The present invention relates to providing apparatus for both stacking and sorting, or mailboxing, documents of one or more sheets, depending upon the kind of work being performed by the printer.
More particularly, the apparatus of this invention provides a stacker and a sorter of the general type referred to above, wherein the stacker and sorter are arranged in a frame or enclosure which forms a base on which the printer may be placed in the office. The stacker and sorter are placed in the frame or housing, one above the other, and sheets are supplied from the printer to a sheet transport which can be operated to transport sheets or documents either to the stacker or to the sorter, as may be required by the job being performed by the printer and the need to separate documents of the same or different kinds and/or place documents in only certain selected trays.
In accomplishing the foregoing, the invention provides a unique sheet transporting system. This sheet transporting system is constructed to receive sheets supplied from the printer and transport the sheets to an infeed for the stacker, or at the option of the user to by-pass the stacker infeed and transport the sheets to an infeed for the sorter.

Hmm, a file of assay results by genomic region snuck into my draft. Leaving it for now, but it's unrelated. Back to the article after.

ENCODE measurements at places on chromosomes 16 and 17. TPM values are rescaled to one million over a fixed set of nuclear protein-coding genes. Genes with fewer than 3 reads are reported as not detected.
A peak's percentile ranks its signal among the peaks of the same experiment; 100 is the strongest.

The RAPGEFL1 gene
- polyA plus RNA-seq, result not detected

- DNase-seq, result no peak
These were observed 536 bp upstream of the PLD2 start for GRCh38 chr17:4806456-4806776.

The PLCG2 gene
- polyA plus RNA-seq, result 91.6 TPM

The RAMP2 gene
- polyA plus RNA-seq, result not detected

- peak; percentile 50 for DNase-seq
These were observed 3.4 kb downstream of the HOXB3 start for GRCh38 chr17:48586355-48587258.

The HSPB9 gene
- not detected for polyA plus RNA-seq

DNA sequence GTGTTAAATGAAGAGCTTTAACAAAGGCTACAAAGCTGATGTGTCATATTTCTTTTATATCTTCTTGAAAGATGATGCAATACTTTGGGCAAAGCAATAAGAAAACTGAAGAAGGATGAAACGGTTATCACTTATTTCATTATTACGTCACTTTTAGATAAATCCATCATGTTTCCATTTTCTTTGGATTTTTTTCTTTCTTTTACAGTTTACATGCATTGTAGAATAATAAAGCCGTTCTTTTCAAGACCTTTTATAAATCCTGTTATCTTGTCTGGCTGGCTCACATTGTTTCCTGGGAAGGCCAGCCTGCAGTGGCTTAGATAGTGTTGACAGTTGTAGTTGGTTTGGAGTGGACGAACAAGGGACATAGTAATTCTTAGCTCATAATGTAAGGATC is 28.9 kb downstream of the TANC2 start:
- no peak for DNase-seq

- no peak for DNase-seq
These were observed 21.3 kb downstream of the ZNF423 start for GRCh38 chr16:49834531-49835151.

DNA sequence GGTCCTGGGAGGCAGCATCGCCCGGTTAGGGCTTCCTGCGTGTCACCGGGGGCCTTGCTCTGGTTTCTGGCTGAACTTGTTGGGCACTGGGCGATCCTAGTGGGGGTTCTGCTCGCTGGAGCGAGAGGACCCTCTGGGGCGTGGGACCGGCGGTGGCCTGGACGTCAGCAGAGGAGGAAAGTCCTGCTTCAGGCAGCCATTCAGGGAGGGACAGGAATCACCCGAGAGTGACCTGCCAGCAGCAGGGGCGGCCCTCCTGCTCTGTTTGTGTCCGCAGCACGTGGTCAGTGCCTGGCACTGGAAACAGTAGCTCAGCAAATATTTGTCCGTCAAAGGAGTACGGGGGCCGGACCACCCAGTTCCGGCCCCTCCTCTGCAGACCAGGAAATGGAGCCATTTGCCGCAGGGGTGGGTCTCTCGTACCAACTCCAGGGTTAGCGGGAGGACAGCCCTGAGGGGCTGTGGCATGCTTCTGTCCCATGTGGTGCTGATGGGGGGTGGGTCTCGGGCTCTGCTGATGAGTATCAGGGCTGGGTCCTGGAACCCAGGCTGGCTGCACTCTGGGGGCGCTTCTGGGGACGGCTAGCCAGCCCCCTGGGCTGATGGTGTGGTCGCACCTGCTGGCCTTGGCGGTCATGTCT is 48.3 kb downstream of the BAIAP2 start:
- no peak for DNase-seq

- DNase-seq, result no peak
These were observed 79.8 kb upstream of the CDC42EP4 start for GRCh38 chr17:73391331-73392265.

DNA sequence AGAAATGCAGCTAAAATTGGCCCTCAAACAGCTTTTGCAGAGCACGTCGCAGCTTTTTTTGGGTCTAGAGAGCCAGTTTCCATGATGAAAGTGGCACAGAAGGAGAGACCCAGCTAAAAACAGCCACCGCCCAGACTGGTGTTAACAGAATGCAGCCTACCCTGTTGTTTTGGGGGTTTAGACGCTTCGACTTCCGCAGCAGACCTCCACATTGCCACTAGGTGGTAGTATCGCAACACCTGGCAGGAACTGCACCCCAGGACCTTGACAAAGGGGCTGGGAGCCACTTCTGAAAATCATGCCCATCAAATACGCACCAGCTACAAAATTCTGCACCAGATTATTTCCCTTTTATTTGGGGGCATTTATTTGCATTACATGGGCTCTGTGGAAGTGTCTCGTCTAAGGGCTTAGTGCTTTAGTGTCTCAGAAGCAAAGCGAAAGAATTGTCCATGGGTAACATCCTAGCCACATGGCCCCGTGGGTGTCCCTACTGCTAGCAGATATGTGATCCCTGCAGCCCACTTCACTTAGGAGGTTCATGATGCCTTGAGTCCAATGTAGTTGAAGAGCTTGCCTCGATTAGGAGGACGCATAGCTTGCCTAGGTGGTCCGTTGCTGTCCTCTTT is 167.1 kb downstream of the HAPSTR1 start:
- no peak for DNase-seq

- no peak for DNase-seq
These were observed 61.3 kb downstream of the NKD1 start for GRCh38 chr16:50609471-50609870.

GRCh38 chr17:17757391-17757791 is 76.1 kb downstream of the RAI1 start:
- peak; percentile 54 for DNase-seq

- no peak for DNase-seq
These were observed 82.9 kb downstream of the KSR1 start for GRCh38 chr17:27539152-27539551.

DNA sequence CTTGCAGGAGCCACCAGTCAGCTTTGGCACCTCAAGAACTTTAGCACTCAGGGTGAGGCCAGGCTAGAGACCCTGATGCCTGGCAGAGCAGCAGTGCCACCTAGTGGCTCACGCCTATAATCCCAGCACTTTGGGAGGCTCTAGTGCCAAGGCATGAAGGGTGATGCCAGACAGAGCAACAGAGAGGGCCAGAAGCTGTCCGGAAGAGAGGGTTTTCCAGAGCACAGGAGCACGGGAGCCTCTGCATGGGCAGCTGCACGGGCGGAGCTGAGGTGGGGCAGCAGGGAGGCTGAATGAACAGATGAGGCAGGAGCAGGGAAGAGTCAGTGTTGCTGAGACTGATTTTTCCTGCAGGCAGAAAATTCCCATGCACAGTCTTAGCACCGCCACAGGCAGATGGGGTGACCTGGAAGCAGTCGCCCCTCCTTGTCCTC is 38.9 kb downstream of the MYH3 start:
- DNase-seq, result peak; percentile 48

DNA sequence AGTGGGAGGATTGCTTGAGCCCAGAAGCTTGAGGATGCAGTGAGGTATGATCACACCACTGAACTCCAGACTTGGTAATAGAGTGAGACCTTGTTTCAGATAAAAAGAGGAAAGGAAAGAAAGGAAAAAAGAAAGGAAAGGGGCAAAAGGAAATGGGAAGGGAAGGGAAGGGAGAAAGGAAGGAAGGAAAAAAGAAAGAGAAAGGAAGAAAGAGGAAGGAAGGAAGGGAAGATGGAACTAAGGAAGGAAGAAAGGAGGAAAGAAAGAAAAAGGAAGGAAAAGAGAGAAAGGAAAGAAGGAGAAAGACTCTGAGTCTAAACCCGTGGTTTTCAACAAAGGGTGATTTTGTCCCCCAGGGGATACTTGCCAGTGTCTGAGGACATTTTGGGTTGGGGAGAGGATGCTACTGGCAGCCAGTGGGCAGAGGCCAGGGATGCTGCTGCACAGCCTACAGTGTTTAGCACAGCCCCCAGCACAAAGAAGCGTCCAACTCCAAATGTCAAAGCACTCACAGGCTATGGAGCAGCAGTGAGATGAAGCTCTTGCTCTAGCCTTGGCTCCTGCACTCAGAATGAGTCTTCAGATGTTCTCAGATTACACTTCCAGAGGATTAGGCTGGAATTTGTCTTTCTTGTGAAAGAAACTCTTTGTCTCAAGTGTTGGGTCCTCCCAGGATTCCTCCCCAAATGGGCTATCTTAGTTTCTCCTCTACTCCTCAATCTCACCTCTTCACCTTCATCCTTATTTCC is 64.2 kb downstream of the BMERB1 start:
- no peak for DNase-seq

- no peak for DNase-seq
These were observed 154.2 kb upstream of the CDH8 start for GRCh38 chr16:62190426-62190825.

More specifically the sheet transport, in accordance with the invention, is incorporated in a frame structure for the stacker and sorter and in a door of the frame in such a way that the door can be closed to complete the transport system and can be opened enabling manual access to the transport system, including, in this case, the infeeds to the stacker and the sorter which receive sheets from the transport. This transport system, therefore, is simple, but still permits clearing of any paper jams, which may occur in the stacker or in the sorter. In its more specific form, the invention also involves a stacker infeed which opens to further facilitate clearing of jams. In its preferred form, the sorter has an infeed which may also be opened to enable clearing of any paper jam. A device is preferrably included to indicate that one of the infeeds is open and prevents re-closing of the door.
At the end of the apparatus opposite to the door, the frame is open at the opposite end from the transport and stacker and sorter infeeds, to allow manual access and removal of documents from the stacker and sorter trays.
The invention possesses other features of construction and advantages which will become apparent from; the following detailed description of the illustrative embodiment shown in the accompanying drawings.